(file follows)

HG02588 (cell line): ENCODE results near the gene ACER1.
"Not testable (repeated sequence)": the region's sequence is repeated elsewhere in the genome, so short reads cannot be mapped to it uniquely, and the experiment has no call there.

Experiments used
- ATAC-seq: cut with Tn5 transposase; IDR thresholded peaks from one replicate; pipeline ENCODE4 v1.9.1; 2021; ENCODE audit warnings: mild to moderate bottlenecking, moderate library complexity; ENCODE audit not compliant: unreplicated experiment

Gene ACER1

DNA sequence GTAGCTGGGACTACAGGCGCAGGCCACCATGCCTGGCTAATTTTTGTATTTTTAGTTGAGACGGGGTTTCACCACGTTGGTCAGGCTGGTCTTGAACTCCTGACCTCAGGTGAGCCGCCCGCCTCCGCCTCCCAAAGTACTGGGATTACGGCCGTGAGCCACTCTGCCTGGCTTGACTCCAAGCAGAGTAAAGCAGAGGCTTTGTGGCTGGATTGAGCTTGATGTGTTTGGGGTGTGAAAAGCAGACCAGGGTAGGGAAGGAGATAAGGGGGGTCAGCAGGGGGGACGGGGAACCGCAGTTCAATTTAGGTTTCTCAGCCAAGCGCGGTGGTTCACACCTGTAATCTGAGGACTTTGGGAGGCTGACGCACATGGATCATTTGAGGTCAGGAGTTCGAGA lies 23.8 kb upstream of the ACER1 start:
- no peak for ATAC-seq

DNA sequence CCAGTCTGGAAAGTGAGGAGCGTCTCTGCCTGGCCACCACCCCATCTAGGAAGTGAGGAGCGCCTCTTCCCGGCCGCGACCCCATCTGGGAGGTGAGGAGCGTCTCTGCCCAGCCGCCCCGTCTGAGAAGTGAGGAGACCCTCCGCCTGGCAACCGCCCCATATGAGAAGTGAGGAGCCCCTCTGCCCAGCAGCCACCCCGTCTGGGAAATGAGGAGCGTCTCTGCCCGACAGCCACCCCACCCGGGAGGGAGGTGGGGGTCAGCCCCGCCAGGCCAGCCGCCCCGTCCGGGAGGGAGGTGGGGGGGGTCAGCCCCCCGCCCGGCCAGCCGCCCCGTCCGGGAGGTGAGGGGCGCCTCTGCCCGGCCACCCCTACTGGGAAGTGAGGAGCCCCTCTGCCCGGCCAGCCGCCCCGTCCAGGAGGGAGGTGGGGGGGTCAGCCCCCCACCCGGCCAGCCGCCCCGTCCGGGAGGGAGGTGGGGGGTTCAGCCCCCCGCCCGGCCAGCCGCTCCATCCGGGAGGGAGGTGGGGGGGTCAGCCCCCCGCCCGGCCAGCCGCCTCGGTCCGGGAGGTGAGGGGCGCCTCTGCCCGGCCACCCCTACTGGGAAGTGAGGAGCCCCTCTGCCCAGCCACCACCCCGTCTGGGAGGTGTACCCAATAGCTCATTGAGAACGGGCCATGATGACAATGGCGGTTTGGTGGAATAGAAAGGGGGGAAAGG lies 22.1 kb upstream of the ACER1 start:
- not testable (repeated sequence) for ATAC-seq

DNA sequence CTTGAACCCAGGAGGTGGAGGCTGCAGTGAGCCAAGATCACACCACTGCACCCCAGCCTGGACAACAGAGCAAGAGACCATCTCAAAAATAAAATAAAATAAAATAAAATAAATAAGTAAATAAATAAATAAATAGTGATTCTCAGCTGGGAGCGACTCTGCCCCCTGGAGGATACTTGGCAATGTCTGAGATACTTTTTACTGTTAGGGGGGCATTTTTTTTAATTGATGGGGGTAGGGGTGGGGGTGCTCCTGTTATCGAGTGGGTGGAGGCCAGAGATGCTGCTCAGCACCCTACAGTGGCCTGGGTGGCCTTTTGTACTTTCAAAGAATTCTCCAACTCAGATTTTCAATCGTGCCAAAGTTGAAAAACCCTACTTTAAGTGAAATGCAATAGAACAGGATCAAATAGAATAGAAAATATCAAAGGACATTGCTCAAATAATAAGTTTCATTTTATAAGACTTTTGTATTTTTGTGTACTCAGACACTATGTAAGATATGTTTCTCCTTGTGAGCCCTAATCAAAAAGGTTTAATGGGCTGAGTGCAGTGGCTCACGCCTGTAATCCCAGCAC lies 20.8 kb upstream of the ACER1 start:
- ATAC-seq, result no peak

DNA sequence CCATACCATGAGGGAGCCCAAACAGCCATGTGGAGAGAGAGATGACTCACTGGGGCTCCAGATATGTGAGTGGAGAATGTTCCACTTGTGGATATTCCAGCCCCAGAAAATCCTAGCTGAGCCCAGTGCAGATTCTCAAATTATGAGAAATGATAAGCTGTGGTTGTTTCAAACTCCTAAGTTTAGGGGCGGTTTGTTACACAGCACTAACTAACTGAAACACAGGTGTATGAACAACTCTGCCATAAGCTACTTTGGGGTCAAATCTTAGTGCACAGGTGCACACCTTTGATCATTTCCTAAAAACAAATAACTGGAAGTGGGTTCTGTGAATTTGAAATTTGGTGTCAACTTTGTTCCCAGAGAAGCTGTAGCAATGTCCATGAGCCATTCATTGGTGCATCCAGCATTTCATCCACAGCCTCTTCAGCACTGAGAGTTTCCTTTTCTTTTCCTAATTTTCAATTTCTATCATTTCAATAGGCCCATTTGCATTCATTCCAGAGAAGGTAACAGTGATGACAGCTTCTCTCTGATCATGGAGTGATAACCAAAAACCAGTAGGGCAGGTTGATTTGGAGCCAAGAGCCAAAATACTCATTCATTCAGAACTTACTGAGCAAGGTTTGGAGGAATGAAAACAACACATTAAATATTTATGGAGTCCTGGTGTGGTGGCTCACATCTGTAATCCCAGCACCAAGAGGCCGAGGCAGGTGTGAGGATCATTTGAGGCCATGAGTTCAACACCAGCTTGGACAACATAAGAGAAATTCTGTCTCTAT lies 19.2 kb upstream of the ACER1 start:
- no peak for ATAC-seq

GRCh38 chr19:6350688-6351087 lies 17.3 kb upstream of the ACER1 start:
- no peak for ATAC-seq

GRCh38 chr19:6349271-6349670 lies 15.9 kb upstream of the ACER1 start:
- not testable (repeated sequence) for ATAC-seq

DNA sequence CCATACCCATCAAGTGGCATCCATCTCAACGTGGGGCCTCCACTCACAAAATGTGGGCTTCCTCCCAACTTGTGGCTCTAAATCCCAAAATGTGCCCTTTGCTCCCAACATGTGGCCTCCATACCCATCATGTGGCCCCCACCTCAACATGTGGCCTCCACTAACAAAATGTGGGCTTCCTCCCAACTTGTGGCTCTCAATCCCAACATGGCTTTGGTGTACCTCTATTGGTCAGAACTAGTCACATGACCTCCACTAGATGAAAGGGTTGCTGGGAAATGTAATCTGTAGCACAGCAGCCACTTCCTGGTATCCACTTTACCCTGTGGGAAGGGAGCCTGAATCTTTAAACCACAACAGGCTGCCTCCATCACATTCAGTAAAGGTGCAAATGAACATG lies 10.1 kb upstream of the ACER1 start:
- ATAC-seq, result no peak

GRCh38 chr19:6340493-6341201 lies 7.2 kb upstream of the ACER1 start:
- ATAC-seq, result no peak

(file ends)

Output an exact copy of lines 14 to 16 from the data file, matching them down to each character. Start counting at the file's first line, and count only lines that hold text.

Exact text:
GRCh38 chr19:6350688-6351087 lies 17.3 kb upstream of the ACER1 start:
- no peak for ATAC-seq

GRCh38 chr19:6349271-6349670 lies 15.9 kb upstream of the ACER1 start: